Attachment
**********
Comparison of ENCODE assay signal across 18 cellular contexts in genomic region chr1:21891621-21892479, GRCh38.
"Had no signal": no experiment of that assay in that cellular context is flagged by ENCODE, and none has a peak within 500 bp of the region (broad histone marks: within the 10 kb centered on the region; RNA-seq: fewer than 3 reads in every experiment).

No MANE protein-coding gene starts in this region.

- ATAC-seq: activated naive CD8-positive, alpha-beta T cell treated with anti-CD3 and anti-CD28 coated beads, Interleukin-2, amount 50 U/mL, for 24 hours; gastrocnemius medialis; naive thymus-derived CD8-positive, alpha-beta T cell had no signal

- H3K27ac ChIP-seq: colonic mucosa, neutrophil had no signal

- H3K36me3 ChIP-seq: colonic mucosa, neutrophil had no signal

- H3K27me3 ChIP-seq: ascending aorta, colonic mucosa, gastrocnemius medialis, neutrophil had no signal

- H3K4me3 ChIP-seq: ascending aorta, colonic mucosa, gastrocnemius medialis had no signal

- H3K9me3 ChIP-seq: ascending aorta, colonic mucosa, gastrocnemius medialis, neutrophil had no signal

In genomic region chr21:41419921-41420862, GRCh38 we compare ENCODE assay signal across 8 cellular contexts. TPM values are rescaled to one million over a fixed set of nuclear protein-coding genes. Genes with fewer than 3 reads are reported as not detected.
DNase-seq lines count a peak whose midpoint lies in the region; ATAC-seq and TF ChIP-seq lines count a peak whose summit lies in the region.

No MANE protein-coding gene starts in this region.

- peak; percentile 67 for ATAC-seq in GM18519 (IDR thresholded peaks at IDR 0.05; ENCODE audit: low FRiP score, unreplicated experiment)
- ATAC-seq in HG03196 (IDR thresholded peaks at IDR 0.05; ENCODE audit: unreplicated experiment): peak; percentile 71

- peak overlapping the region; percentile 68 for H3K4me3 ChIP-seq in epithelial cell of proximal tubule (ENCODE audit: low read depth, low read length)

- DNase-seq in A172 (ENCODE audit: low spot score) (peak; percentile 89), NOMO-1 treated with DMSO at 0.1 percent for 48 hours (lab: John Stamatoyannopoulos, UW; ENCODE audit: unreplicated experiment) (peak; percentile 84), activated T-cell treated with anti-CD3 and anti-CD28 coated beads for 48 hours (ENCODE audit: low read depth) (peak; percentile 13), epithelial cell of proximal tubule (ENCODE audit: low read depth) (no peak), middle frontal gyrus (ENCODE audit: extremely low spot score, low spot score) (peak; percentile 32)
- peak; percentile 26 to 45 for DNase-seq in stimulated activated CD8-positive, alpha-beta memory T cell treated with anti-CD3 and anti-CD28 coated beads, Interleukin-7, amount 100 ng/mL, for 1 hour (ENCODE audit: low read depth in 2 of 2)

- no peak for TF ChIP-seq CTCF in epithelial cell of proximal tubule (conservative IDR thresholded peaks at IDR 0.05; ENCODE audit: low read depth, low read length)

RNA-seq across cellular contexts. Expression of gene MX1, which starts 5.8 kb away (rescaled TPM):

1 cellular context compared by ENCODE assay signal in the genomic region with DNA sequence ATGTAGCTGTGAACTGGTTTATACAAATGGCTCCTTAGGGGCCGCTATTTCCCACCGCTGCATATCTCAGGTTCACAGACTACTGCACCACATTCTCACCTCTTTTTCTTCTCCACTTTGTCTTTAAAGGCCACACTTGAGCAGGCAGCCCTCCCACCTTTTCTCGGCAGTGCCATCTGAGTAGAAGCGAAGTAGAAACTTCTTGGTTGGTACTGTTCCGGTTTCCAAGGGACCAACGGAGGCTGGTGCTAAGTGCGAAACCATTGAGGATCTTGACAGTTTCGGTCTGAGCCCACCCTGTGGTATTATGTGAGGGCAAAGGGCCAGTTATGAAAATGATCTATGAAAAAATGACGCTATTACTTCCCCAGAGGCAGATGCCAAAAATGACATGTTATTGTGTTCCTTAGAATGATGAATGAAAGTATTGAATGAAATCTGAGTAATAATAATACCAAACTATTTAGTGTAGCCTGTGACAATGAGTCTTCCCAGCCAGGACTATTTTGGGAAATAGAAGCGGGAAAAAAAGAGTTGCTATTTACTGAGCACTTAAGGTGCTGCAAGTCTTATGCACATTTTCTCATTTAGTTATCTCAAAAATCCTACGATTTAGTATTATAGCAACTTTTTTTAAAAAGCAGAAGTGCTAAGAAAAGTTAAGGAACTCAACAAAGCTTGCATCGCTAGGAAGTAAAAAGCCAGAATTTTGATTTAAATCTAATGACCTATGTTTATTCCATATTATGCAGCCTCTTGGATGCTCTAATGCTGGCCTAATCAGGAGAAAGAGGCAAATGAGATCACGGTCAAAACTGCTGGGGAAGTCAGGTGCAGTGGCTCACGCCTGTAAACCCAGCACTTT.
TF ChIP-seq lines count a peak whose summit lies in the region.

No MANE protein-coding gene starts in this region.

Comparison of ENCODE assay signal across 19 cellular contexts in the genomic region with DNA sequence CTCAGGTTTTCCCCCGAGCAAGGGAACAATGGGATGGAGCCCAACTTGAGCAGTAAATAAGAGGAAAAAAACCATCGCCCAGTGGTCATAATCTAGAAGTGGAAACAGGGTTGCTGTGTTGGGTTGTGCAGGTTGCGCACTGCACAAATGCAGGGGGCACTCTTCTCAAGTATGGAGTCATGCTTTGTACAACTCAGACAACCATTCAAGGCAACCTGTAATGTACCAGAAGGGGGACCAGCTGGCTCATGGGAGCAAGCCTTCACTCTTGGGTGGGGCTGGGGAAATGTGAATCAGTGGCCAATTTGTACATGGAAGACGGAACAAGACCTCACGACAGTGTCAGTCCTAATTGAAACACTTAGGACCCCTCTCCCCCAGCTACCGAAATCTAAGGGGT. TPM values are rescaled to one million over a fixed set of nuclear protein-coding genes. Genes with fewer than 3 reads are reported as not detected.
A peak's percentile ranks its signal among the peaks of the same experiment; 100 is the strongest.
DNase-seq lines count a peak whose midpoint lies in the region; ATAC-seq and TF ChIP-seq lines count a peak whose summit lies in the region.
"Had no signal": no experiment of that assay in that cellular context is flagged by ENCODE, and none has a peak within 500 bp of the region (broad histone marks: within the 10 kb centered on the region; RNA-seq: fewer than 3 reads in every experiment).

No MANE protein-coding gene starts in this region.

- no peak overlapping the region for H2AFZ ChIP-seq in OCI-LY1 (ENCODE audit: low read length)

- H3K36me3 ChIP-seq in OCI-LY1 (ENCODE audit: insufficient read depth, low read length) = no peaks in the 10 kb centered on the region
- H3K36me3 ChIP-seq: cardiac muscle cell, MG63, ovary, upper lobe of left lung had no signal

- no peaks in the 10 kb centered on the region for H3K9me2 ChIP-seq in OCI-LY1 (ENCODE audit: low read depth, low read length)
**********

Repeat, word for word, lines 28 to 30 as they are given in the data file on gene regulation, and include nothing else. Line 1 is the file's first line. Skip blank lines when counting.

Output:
- no peak overlapping the region for H2AFZ ChIP-seq in OCI-LY1 (ENCODE audit: low read length)

- H3K36me3 ChIP-seq in OCI-LY1 (ENCODE audit: insufficient read depth, low read length) = no peaks in the 10 kb centered on the region
- H3K36me3 ChIP-seq: cardiac muscle cell, MG63, ovary, upper lobe of left lung had no signal